I’ve known Raslan for many years, having been enlisted by him to be part of the same GAC in Southeast Asia and I distinctly remember him telling me—long before it happened—that he could feel a turnaround happening for the Philippines. This session, to be moderated by Young Global Leader (YGL) Karen Davila, will also have as panelists Cherrie Atilano, cofounder and president of Gawad Kalinga Enchanted Farm Agricool, YGL Kevin Lu of international business school Insead and Marife Zamora, chair of Convergys Philippines Services Corp.
Over the years, the Philippines has been uplifted by overseas remittances and business process outsourcing and I’m hoping to see a vibrant discussion on other growth sectors that the country can tap.
Sessions on education, entrepreneurship and employment as well as equitable employment are likewise keenly awaited, given the region’s demographic profile which is heavily skewed toward the young.
Tessie Sy-Coson, vice chair of leading conglomerate SM Investments Corp., will be part of the panel on the education-enterprise employment nexus on Thursday, which will discuss strategies on generating employment and driving economic growth in the region. Likewise a panelist in this session is one of the country’s most prominent social entrepreneurs, Mark Ruiz, president and cofounder of Hapinoy/Microventures.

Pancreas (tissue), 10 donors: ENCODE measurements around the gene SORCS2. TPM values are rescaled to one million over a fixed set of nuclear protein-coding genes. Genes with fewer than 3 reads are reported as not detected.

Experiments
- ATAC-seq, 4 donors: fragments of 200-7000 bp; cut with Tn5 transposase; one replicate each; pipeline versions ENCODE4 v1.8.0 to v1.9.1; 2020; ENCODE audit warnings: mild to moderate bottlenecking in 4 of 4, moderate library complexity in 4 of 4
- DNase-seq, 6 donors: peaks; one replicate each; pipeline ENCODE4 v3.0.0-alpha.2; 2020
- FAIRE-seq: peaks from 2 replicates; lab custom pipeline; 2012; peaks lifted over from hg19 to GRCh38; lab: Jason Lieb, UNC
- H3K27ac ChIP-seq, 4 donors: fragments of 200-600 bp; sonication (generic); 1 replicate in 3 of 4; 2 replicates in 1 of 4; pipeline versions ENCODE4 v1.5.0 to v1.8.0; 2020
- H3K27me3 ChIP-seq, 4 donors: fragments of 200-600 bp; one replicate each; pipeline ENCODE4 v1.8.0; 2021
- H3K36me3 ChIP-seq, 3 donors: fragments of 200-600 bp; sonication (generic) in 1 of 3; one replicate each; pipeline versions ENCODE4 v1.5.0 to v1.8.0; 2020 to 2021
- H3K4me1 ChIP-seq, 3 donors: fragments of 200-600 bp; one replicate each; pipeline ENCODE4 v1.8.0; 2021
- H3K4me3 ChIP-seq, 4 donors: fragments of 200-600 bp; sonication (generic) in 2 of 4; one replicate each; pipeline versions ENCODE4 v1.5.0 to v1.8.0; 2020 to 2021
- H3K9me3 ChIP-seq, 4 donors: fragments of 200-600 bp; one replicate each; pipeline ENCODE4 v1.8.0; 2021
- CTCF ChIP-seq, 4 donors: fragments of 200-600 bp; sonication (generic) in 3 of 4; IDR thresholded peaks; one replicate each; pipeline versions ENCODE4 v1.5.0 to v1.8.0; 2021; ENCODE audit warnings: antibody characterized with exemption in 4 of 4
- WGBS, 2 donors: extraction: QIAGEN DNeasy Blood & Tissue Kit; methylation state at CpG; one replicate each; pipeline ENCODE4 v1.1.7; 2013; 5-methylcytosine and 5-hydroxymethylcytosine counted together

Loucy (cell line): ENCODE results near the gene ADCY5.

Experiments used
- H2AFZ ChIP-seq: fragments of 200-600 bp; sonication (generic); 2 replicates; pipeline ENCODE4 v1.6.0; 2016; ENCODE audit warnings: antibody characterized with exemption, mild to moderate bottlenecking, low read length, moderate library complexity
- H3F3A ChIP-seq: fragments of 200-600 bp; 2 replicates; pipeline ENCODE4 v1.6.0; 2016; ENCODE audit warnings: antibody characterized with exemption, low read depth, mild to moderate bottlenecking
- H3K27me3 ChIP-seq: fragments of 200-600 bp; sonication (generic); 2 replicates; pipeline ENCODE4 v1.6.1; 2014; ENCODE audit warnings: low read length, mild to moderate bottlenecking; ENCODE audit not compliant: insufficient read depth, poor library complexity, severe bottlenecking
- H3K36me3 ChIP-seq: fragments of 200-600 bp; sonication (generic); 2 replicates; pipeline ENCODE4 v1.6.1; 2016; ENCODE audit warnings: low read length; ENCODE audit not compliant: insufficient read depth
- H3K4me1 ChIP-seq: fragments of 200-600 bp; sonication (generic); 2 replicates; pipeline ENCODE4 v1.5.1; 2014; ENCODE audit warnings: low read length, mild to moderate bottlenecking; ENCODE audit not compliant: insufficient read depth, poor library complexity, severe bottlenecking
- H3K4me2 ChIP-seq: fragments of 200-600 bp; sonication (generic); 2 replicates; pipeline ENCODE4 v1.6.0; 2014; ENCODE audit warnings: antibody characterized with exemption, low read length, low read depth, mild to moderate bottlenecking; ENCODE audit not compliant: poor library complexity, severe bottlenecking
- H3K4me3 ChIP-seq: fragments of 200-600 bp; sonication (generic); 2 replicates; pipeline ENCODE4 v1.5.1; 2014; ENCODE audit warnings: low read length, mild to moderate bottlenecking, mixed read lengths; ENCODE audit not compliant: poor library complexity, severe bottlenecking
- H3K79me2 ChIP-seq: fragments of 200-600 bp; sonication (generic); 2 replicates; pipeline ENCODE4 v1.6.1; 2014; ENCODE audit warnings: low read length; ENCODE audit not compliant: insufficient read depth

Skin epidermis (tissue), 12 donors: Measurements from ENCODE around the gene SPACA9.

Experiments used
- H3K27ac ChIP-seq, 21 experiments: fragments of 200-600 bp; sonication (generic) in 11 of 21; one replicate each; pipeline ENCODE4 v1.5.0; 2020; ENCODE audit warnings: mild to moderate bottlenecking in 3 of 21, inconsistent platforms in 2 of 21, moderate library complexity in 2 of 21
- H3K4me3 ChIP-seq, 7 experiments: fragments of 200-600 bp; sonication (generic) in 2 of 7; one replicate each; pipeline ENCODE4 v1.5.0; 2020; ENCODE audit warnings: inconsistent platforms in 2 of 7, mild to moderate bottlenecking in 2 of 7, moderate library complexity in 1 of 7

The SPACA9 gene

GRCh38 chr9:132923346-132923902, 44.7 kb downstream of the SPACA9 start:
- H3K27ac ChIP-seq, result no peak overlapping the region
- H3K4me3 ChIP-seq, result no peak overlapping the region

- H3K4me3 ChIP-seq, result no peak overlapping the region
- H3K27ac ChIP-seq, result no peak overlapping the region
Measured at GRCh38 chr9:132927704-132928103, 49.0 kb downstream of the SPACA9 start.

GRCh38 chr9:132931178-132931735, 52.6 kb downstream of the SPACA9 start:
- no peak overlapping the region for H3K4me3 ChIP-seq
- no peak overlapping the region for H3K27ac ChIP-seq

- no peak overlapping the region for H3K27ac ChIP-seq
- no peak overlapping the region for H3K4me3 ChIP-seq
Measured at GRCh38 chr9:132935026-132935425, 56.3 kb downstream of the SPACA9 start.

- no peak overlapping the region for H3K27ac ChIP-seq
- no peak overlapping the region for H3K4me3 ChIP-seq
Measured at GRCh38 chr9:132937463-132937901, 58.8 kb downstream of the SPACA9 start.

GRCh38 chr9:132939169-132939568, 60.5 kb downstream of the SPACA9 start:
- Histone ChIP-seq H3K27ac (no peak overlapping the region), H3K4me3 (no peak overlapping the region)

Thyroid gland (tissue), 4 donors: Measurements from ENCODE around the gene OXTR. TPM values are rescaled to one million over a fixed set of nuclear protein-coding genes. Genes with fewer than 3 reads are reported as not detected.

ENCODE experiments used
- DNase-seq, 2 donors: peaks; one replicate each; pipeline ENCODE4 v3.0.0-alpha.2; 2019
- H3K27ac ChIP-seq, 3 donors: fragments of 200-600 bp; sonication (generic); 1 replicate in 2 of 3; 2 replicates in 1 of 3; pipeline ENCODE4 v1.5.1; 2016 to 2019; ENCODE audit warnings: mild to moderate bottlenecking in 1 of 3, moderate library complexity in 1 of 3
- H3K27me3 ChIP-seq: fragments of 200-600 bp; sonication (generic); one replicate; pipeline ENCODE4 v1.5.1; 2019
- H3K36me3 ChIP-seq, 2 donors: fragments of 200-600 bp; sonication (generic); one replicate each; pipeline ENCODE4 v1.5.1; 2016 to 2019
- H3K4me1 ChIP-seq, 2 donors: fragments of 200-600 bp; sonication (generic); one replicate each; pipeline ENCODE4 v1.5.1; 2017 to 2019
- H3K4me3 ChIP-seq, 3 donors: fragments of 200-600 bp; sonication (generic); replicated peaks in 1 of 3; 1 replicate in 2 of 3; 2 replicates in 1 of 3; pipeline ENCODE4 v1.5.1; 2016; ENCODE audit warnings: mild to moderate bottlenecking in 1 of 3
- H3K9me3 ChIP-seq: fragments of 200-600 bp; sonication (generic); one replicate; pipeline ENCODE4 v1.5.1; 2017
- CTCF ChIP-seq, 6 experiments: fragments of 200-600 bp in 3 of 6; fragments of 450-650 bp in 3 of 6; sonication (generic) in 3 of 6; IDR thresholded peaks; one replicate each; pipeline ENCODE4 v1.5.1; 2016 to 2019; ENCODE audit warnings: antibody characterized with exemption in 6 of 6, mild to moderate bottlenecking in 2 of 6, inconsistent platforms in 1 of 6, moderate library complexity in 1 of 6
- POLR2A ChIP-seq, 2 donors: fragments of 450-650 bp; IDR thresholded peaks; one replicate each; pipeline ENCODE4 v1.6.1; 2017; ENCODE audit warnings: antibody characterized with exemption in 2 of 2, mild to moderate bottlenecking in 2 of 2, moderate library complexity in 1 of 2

The forum is all about tackling global, regional and industry agendas that will change the game and as Rao often says, also about creating trusts, collaborations and partnerships via multistakeholder platforms. A lot of the interesting conversations will take place outside of the sessions, during coffee breaks, side events, networking lunches and evening receptions.
It will be three hottest days this summer.
Having personally participated in all these past three summits, I’m glad to see our country hosting this year’s East Asia summit in the next three days especially at the crucial juncture that the unification of Southeast Asian markets is almost upon us. It also comes at a time that the Philippines, a laggard for a long time, has become the region’s outperformer.
Now, it’s the Philippines’ turn to share with the world its turnaround story as the country rolls out the red carpet for over 600 corporate and civic leaders, policy-makers, social entrepreneurs who will tackle the opportunities and challenges faced by the region with the creation of Asean Economic Community by 2015.